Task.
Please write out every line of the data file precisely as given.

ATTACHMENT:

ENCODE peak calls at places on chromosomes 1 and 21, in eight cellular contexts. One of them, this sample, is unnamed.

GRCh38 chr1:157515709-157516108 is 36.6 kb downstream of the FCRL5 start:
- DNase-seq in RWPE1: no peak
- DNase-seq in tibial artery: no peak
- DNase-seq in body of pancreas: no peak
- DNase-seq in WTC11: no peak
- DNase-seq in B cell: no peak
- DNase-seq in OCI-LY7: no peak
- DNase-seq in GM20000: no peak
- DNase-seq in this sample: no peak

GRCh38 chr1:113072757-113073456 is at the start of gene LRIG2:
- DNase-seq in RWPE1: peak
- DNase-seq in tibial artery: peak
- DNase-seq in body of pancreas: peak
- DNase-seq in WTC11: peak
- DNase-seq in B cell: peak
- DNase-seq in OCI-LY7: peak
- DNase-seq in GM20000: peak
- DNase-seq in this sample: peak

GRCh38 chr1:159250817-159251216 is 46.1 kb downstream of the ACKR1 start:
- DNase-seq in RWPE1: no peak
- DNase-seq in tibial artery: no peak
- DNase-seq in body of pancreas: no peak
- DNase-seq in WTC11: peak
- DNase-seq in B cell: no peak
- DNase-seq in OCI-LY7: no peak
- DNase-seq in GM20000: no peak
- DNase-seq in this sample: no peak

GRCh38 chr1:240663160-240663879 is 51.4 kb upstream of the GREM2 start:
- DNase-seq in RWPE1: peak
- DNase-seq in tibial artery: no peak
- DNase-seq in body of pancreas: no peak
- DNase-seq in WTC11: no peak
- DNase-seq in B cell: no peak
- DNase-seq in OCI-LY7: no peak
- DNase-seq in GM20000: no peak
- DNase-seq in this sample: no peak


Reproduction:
ENCODE peak calls at places on chromosomes 1 and 21, in eight cellular contexts. One of them, this sample, is unnamed.

GRCh38 chr1:157515709-157516108 is 36.6 kb downstream of the FCRL5 start:
- DNase-seq in RWPE1: no peak
- DNase-seq in tibial artery: no peak
- DNase-seq in body of pancreas: no peak
- DNase-seq in WTC11: no peak
- DNase-seq in B cell: no peak
- DNase-seq in OCI-LY7: no peak
- DNase-seq in GM20000: no peak
- DNase-seq in this sample: no peak

GRCh38 chr1:113072757-113073456 is at the start of gene LRIG2:
- DNase-seq in RWPE1: peak
- DNase-seq in tibial artery: peak
- DNase-seq in body of pancreas: peak
- DNase-seq in WTC11: peak
- DNase-seq in B cell: peak
- DNase-seq in OCI-LY7: peak
- DNase-seq in GM20000: peak
- DNase-seq in this sample: peak

GRCh38 chr1:159250817-159251216 is 46.1 kb downstream of the ACKR1 start:
- DNase-seq in RWPE1: no peak
- DNase-seq in tibial artery: no peak
- DNase-seq in body of pancreas: no peak
- DNase-seq in WTC11: peak
- DNase-seq in B cell: no peak
- DNase-seq in OCI-LY7: no peak
- DNase-seq in GM20000: no peak
- DNase-seq in this sample: no peak

GRCh38 chr1:240663160-240663879 is 51.4 kb upstream of the GREM2 start:
- DNase-seq in RWPE1: peak
- DNase-seq in tibial artery: no peak
- DNase-seq in body of pancreas: no peak
- DNase-seq in WTC11: no peak
- DNase-seq in B cell: no peak
- DNase-seq in OCI-LY7: no peak
- DNase-seq in GM20000: no peak
- DNase-seq in this sample: no peak